Post-Apocalyptic Review – The Last Man by Mary Shelley

The turnout for November’s meetup really surprised me.  I expected everyone to groan and sigh like me when  they saw the length of the book and the size of the text. (370 pages and very small).  However, quite a substantial number of people ignored their gut instinct and read the book pretty much in it’s entirety.  A couple gave up, a few didn’t finish and the clever one’s skipped the 1st half of the book to only read the second.

The story starts a long way into the future (around 2100) and follows the lives of a group of friends narrated by ‘The Last Man’ Lionel and tells of the plague that wipes out all of humanity.  It was published in 1826 a few years after the death of her husband Percy Bysshe Shelley and was vastly overshadowed by her earlier novel Frankenstein.

Sadly, this book seems to have been overshadowed for very good reason.  Comparing this to Frankenstein will always happen and Frankenstein will always win as the better novel.  The Last Man is ridiculously hard to read.  The first third of the book primarily concentrates on setting up the lives of Lionel, his sister and friends from a very early age and through to marriage without a glimpse of the impending plague.  Suddenly by page 200, people are dying left, right and centre and this is where the action is.

Not only was this too wordy and flowery for our tastes, it was hard to relate to the characters and situations.  Mainly due to it’s age and the clashes with our expectations.  There was no real sense of the future either.  The only giveaway was that England was now a republic and a brief mention of a flying machine.  Hardly imaginative .

What made this book interesting was not the apocalyptic future but the autobiographical signigicance for Mary Shelley.  Easily recognised within the story are her husband Percy and Lord Byron.  This book was clearly a testament to her grief and the graphic shipwreck scene chillingly echoes Percy Shelley’s death.  A moment she must have replayed over and over in her mind.

Another interesting point brought up and something on which we need to research more was that Mary Shelley had jumped onto a bandwagon of ‘Last Man’ stories.  It seemed to be in vogue at the time to write stories or paint paintings of the apocalypse and the Last Man.  Many of the stories no longer survive, however, the picture at the top of this post is The Last Man by John Martin who was recently featured at the Tate Britain.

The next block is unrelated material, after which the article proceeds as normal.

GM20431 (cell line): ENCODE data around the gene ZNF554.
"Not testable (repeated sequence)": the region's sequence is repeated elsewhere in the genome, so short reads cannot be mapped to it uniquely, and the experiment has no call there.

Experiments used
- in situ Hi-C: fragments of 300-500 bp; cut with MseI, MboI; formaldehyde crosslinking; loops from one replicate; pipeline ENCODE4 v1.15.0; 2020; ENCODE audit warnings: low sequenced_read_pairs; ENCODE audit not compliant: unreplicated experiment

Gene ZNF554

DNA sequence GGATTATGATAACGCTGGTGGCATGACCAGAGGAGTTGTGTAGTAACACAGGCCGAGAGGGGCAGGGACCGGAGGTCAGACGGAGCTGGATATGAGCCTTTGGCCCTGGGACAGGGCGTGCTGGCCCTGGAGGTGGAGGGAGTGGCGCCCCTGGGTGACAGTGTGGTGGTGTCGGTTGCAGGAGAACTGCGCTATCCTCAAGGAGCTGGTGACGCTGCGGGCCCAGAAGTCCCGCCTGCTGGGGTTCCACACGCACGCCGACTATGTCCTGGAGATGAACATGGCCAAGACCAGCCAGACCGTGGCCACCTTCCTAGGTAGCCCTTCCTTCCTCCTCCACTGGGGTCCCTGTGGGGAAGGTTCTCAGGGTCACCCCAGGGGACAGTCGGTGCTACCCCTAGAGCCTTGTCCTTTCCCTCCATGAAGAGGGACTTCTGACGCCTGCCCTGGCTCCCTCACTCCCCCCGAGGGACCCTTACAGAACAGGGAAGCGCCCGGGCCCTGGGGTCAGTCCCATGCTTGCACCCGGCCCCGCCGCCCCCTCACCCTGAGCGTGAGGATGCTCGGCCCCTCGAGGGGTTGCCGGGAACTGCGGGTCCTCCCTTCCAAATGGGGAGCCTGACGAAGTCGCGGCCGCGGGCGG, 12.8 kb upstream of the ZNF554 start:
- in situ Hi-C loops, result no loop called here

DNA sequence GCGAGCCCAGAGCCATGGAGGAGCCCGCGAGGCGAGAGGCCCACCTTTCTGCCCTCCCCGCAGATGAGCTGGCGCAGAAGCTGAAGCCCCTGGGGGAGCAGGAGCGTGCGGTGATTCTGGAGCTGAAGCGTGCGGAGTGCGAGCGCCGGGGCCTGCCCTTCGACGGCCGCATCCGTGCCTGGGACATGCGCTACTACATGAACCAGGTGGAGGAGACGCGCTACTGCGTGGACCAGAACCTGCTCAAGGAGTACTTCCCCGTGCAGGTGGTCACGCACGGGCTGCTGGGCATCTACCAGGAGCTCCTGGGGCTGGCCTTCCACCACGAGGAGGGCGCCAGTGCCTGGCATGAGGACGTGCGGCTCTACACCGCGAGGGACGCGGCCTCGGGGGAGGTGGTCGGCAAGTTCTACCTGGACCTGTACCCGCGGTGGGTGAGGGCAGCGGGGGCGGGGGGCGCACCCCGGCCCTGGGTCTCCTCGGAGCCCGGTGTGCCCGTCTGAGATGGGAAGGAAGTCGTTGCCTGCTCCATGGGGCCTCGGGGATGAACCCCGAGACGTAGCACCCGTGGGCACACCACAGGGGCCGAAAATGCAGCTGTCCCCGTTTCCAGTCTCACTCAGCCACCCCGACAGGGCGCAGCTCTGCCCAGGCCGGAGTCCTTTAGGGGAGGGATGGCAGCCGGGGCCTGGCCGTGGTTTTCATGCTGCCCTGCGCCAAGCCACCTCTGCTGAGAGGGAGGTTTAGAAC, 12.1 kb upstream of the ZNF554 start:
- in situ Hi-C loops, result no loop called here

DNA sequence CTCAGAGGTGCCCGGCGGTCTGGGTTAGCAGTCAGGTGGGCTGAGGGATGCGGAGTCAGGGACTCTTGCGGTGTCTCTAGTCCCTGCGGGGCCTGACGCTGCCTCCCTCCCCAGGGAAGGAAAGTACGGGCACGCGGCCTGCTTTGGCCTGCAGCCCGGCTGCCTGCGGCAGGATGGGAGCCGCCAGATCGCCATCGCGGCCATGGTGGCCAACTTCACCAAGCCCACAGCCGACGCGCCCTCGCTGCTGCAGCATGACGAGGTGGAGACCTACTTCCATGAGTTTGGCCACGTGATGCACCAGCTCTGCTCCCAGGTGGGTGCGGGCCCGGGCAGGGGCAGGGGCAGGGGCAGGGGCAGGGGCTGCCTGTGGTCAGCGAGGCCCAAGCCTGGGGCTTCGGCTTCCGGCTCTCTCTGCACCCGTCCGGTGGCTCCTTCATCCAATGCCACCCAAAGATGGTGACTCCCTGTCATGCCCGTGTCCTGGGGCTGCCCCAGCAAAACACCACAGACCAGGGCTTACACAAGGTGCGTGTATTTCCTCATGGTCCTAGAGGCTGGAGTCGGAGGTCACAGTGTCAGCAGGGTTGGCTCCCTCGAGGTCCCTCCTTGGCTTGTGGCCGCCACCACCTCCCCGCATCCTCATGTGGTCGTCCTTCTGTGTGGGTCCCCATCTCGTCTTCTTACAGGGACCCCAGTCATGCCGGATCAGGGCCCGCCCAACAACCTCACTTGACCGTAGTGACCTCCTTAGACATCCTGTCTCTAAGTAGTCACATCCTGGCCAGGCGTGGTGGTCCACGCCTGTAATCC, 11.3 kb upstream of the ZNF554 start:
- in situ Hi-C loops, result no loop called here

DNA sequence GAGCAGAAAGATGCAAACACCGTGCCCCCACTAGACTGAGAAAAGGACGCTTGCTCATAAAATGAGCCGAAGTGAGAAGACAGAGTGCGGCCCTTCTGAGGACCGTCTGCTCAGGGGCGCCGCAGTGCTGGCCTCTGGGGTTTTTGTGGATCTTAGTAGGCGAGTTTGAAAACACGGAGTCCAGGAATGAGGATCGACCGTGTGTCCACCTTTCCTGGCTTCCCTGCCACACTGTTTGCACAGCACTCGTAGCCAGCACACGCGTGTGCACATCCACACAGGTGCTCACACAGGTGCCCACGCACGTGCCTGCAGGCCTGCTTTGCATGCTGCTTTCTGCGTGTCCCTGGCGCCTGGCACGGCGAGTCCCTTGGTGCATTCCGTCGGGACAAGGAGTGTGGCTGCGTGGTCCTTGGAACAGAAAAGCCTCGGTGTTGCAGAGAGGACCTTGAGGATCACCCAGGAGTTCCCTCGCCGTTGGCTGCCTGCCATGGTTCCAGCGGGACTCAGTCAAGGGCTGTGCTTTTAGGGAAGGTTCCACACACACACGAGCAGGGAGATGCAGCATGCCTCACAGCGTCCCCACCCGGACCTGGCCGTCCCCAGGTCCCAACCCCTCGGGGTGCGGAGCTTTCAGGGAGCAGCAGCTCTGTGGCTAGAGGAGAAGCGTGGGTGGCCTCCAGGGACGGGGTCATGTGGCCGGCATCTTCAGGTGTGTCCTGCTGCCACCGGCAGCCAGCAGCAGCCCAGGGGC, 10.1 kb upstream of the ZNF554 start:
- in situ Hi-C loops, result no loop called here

As much as it  seemed to be a hard slog for us, we did think this book would make a fantastic film.  We did find out that it was but apparently the only similarities were the title and character names.  So, we decided to cast the characters of the book:

Lionel – James Franco

Perdita – Anne Hathaway

Evadne – Eva Green

Adrian – Orlando Bloom

Idris – Gwyneth Paltrow

Raymond – Sean Bean

Clara – Jane Egre

Idris’ Mum – Miranda Richardson

Casting these actors in their roles was not easy and we argued a lot about who should be honoured in our list.  It was lots of fun!

Do we recommend you read this?  hmmmnn….. if you can read the classics without getting too bogged down by the language (and this one is very flowery and littered with classical quotes), then it is an interesting read.  It’s definitely of more historical interest rather then as a genre piece and it may be easier to take in with this in mind.

The book scored 4.75 out of 10

2 responses to “Post-Apocalyptic Review – The Last Man by Mary Shelley

  1. I was wondering if any one has read this book ? If so , please do tell me why would you recommend it for me .

  2. If anyone might be interested, I updated THE LAST MAN by Mary Shelley to our time and retitled it THE LAST HUMAN. You can read it free at

    It remains an apocalyptic (post-apocalyptic) novel. My chapters go backward and are called “Countdown.”
    Tom Slattery
    Rocky River, Ohio USA

Leave a Reply